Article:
Is Over-Parenting Putting Our Kids Into Therapy?
The desire for happiness for our children is so basic, so intrinsic, that we start off on day one making sure they are happy every minute of every day.
But what if our desire for them to be constantly happy is actually making them less happy as adults? Lori Gottleib poses this question in an article for the Atlantic Magazine titled: "How to Land Your Kid in Therapy". What if happy is the wrong goal?
In it, she uses research and anecdotes to say that parents cushion their children from any unhappiness which means they have no skills to deal with rejection or downturns in their future. In short, we are not making resilient kids, we are churning out little narcissists. And we are doing it with the best intentions. She writes:
Jeff Blume, a family psychologist with a busy practice in Los Angeles, told me when I spoke to him recently: “A kid needs to feel normal anxiety to be resilient. If we want our kids to grow up and be more independent, then we should prepare our kids to leave us every day.”
Leave me? Every day? I can't even bear the thought. But that is part of the problem, that we parents depend on our kids for our own self-worth and even companionship. The experts in the article even admit to their own issues about having an empty nest.
It's not easy seeing your kid unhappy or watching them fall apart when pain comes their way. Obviously, our first instinct is to pick them up and run for safer pastures. It seems that we should leave them for a minute before we do that, to let them look around, brush off their skinned knee and realize that a fall/a break-up/a rejection letter isn't the worst thing in the world and they can handle it.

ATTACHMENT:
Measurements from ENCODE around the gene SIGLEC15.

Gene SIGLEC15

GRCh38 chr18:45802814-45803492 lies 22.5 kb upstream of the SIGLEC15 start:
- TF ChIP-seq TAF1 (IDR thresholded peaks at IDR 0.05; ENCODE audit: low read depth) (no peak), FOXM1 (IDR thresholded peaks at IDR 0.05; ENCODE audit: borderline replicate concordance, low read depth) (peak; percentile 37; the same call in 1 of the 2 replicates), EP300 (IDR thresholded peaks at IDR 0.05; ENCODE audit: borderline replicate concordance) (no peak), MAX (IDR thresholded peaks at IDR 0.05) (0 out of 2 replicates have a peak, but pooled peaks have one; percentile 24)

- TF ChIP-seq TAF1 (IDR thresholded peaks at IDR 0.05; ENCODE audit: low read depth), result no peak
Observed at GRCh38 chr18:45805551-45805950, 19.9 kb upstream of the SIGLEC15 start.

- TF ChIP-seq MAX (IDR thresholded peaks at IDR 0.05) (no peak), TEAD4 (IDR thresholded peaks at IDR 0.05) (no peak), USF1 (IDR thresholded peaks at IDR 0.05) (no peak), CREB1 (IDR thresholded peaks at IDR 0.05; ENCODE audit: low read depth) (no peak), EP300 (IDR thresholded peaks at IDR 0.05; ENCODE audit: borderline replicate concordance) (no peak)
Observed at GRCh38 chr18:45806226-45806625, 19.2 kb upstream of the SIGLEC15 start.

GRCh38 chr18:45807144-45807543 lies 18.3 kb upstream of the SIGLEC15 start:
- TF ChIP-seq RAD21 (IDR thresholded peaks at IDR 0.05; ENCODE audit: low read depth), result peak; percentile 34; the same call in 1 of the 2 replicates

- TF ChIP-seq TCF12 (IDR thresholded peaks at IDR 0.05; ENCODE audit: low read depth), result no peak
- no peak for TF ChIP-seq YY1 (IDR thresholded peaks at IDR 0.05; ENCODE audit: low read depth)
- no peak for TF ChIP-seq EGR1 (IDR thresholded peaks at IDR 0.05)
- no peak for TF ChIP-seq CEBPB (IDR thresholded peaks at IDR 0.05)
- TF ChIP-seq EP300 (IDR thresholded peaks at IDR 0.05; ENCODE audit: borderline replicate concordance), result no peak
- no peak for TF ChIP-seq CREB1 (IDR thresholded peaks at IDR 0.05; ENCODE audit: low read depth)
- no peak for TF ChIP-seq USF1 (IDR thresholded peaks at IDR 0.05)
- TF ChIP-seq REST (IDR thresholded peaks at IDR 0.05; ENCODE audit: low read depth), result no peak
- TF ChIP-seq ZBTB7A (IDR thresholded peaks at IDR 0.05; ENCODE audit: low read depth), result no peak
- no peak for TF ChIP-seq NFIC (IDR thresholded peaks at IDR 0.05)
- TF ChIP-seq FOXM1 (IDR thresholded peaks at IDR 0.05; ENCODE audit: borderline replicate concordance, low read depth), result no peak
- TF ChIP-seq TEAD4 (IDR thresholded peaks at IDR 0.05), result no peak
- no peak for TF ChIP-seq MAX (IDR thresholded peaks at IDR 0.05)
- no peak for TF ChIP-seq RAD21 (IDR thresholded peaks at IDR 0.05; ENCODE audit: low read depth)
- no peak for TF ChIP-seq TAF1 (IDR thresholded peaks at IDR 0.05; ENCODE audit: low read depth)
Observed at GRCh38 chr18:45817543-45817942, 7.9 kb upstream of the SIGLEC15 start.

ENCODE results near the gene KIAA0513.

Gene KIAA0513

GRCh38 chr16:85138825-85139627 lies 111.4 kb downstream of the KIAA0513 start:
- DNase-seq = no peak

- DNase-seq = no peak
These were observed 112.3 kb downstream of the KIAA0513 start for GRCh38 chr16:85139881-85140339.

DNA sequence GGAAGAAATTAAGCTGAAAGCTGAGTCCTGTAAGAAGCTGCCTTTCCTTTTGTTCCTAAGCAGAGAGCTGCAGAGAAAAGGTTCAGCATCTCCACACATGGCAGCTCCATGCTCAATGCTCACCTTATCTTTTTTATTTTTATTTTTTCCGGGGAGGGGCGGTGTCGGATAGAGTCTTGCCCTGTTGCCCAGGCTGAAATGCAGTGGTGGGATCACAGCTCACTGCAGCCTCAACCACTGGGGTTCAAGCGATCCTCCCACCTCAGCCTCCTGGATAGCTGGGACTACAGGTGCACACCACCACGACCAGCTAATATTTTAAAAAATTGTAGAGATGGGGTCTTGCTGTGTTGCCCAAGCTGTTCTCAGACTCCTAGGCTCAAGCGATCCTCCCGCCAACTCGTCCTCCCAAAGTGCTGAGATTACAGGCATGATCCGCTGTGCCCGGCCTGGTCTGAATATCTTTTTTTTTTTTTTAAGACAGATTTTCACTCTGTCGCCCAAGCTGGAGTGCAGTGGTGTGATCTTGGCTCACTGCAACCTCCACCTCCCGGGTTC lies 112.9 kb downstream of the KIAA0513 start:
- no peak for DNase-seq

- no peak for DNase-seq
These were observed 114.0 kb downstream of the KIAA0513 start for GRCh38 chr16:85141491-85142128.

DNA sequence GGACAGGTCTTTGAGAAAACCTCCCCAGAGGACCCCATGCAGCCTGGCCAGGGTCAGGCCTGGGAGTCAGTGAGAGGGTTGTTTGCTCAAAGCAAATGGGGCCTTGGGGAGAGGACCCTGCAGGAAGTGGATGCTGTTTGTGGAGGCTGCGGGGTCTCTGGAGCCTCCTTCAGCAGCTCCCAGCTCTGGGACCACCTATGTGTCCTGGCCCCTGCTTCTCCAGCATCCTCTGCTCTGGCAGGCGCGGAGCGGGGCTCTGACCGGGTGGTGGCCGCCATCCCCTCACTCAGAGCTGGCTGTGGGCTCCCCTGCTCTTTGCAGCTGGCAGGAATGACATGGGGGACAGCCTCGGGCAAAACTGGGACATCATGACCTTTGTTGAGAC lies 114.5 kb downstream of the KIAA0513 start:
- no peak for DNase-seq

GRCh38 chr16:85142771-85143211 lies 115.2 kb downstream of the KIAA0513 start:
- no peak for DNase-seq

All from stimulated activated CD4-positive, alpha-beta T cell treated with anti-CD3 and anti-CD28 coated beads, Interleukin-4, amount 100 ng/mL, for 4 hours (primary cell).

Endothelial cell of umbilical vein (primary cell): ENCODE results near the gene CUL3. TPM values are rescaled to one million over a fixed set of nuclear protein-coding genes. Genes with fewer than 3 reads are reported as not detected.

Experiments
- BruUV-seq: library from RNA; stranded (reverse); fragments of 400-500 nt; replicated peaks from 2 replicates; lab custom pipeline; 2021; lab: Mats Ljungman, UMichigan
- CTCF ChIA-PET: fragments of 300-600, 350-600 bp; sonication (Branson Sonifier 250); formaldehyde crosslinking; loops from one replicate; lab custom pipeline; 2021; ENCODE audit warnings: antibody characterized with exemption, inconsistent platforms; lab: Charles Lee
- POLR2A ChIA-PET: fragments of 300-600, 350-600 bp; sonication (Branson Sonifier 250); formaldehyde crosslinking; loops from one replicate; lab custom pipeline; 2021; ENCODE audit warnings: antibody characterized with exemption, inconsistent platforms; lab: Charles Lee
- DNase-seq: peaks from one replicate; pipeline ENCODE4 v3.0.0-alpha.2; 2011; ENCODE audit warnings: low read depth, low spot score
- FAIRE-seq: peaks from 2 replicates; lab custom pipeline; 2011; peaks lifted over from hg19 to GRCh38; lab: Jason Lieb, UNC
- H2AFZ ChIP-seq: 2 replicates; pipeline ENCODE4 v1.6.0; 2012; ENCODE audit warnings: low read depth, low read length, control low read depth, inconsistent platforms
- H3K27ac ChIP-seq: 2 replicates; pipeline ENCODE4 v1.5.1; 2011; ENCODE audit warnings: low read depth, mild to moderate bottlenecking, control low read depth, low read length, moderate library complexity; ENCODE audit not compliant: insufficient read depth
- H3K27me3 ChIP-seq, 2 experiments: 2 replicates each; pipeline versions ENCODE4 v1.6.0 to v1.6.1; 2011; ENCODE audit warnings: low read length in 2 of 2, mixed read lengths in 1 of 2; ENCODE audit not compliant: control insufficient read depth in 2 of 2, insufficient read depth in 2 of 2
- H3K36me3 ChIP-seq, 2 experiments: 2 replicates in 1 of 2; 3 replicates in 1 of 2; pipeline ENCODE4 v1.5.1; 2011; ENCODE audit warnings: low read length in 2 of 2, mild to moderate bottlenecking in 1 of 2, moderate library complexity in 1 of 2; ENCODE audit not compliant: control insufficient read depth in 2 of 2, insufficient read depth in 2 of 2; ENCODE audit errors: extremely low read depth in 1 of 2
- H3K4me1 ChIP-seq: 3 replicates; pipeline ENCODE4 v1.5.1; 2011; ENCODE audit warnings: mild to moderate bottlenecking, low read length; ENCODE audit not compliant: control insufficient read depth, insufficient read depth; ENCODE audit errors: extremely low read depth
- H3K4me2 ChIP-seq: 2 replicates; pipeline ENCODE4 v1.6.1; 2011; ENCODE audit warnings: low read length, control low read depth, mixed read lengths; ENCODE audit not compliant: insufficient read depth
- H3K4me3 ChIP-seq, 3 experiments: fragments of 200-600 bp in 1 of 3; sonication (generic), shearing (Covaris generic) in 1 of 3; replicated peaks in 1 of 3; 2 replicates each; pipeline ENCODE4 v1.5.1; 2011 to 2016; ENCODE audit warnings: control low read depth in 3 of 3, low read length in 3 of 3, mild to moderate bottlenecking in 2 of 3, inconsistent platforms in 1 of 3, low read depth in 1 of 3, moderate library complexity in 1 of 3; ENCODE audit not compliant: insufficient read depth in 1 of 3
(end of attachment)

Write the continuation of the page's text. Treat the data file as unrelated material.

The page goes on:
I see helicopter parents swooshing in and not allowing their kids any failures all the time: they always let them win at card games so they don't have to face the upset; they don't allow their kids to ever feel hungry and they pack their bag with three sweaters so they never have to remember their own. Sometimes, I am even one of them (though in my defense, being a helicopter parent takes a lot more energy and pre-planning then I can muster). My personal failure lies in my tendency to be enmeshed with my kids (particularly my oldest), where I want to make sure that all emotional hurt is processed in a positive way.
In fact, my oldest and I bumped into a friend who was wearing a T-shirt that read: "Running Is Cheaper Than Therapy." My son asked me what therapy was, and I said: "Don't worry you will find out soon enough."
According to the article, I will pay for it too.
The author of "How to Land Your Kid in Therapy" was on the Today Show. Even Matt Lauer admits to some helicopter parenting:
Do you think over-parenting is putting kids at risk of being less happy? Is this article just another example of blaming parents for everything and no matter what we do, we can't get it right?
Want more chaos? Last year, I wrote about the first time my family dealt with lice. Sadly, I have become much more of an expert since then. (scratch, scratch)